There are already processes inbuilt into the court system that seek to take away the presumption.   Anybody that plies their trade in the local courts can tell you of cases that are perhaps evidentially light but the CPS sought to bolster by the introduction of bad character evidence.   The fact that they have committed similar offences in the past and therefore by implication must be guilty of this one.

The use of the Bail Act to remand defendants to court by the police, the remanding of defendants to prison awaiting trial, the continued use of conditional bail often with punitive conditions whilst enquiries are conducted, sometimes for months, and then the case going no further are all attacks on the presumption of innocence.

I’m not a naive liberal and don’t live in a crime-free bubble, I understand the need for bail conditions and remand provisions, for the need to convict the guilty but if these provisions were to be imposed as a blanket policy I think we might all be sitting up and wondering how did we get here.  The corollary of convicting the guilty is ensuring that the innocent are acquitted.      The process in which we do that has been developed and refined over many years based on the fundamental principle of innocent until proven guilty.   It may be expedient to remove that when we don’t like it, it does mean it’s right.

A swift and minor change in the law that makes travel to Iraq or Syria without good reason and without notifying the authorities a terrorist offence is simply too simplistic and an attack on the liberties and freedoms that we abhor when they happen to others.   It is as Downing Street have said in the last twenty four hours a knee-jerk reaction and there is apparently no place for knee-jerk legislation in this Government.  The whole raison d’être of terrorism is for us to fear those amongst us, for us to strip back our rights and freedoms to the point that they no longer exist and we capitulate to the demands of the terrorists.   By taking away the presumption of innocence, no matter how small and limited that change might be is for me a sign that we have started to capitulate.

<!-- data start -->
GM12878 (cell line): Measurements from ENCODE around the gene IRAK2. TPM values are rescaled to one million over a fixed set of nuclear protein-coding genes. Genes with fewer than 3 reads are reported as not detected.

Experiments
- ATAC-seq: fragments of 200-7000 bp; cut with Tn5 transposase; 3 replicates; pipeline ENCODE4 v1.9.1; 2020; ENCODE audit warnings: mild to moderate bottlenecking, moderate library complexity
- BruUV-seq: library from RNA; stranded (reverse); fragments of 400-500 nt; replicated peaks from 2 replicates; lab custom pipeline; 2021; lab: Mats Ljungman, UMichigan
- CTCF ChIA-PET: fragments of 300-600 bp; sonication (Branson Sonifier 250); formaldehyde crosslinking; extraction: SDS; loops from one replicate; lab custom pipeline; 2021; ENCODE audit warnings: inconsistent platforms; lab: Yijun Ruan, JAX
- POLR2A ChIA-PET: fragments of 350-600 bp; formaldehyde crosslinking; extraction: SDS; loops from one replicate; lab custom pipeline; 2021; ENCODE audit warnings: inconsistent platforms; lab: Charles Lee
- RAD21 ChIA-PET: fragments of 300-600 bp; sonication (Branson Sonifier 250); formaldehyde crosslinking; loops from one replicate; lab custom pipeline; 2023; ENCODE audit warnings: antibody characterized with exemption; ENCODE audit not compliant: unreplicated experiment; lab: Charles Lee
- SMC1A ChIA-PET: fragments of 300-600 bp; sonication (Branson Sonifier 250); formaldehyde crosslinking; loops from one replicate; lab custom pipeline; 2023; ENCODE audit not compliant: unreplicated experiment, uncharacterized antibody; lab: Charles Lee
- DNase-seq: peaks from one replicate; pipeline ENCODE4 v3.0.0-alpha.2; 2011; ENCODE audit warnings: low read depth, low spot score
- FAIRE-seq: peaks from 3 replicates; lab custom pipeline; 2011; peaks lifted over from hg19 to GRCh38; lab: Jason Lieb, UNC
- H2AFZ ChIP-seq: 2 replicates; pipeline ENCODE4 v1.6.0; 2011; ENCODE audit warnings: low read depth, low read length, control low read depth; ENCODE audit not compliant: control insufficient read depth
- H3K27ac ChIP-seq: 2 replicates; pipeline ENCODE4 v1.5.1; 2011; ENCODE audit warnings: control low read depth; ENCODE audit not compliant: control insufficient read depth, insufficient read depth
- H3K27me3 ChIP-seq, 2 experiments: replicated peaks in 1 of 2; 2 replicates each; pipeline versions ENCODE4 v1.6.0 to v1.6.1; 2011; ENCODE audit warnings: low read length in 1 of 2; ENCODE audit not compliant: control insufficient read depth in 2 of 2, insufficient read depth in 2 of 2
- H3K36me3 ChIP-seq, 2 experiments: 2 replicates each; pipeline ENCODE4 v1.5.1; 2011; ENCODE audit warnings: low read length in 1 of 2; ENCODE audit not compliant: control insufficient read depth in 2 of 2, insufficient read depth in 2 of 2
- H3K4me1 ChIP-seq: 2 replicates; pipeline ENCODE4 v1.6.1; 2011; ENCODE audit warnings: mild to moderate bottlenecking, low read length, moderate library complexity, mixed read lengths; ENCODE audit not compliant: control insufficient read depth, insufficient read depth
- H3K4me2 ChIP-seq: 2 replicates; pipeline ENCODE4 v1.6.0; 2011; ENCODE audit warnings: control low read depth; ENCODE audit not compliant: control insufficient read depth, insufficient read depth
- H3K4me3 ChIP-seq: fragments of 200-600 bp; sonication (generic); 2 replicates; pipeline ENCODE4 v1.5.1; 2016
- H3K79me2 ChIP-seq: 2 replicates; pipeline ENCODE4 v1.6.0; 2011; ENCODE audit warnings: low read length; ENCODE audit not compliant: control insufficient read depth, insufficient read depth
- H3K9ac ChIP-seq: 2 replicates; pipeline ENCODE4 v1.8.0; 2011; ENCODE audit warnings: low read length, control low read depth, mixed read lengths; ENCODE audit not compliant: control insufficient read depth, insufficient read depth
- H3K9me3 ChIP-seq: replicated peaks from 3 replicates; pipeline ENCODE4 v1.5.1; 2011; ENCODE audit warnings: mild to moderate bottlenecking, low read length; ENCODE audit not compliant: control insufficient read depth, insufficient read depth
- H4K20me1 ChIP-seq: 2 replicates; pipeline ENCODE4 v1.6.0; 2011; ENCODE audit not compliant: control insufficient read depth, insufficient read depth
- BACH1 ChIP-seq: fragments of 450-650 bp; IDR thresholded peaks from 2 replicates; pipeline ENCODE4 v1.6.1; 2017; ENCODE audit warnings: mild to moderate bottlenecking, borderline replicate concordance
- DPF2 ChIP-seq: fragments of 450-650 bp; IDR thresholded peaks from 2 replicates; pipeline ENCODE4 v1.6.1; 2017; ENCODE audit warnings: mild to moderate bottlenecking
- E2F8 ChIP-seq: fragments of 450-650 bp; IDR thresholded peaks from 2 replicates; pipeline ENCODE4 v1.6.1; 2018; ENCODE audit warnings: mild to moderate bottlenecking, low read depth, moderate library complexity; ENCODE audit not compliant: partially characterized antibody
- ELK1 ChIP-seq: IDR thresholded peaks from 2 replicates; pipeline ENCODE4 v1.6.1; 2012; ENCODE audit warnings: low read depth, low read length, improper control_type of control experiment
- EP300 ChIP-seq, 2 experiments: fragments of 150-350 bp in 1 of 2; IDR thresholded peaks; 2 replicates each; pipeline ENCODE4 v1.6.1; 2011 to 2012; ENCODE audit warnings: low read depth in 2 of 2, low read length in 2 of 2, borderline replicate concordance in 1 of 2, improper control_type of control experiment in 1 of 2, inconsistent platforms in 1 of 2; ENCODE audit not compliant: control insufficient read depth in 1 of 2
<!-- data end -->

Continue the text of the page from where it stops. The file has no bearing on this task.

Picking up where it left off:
Atrocities committed in the name of religion, politics, ideology or ambition must be challenged; must be stood up to and must be stopped no matter who commits them or where they are committed.   To stop them without relinquishing the principles we stand for is surely the only way to do it properly.

A friend in need…

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Last May over a thousand members of the profession attended a meeting in London to show just how angry they were at the Ministry of Justice proposals to “reform” legal aid.   At the time I described the proposals as an extinction event for my side of the profession with the prospect of 1300 firms being wiped out overnight, and the position was very little better for the Bar.  Access to justice was seriously threatened, the prospect of legal aid becoming the domain of Tesco Law, Stobarts and the like seemed very real.

I recall going into that meeting thinking that there was very little hope of a sucessful outcome; successive governments had slowly and deliberately reduced the legal aid provision, cut our rates of renumeration and sought to introduce increasingly burdensome layers of bureaucracy.  The Lord Chancellor was clearly a man on a mission.  A man with a serious agenda and a considerable degree of political ambition.  His previous consultations had been very little more than a fig leaf of respectability, pressing ahead with what he deemed was necessary change and there was nothing to suggest this one was anything but the same.

Yet, I came out of that meeting thinking that perhaps there was a chance we could stand up to this. Throughout that meeting there had been applause, cheering, shouts of encouragement and standing ovations. There had been a sense of purpose, fire in bellies and a desire to give the other guy a bloody nose.

Above all there was unity.   A sense of purpose that was shared between both sides of the profession, we had , and still have, a common goal to ensure access to justice and to save legal aid for those we needed it the most.

The meeting took place at Friends House, the name of the venue becoming more appropriate as the afternoon wore on, and perhaps even more so over the past year.   There has been a surprising degree of unity amongst the two sides of the profession, with both sides understanding and perhaps enjoying the symbiotic relationship we have with each other.

 

We refer to each other as “My friend” or “My learned friend”, and this is important to remember.  We are not enemies, we all want to preserve the system of justice we work in, for ourselves, for our friends, for our clients and our future clients. Our objections were once described as “pay negotiations by parties with vested interests”. The great strength of what we have done together and what we have achieved is that if we are honest with ourselves there was a degree of truth to that statement, our opposition was never just about that.

The statement from the CBA yesterday has been received with mixed emotions across the profession. The rank and file believe that they have been sold out, and that a delay in cuts is just a suspended sentence that will inevitably by enacted. Solicitors believe that the Bar have stabbed them in the back and cooked up a deal to sacrifice us to the Ministry of Justice.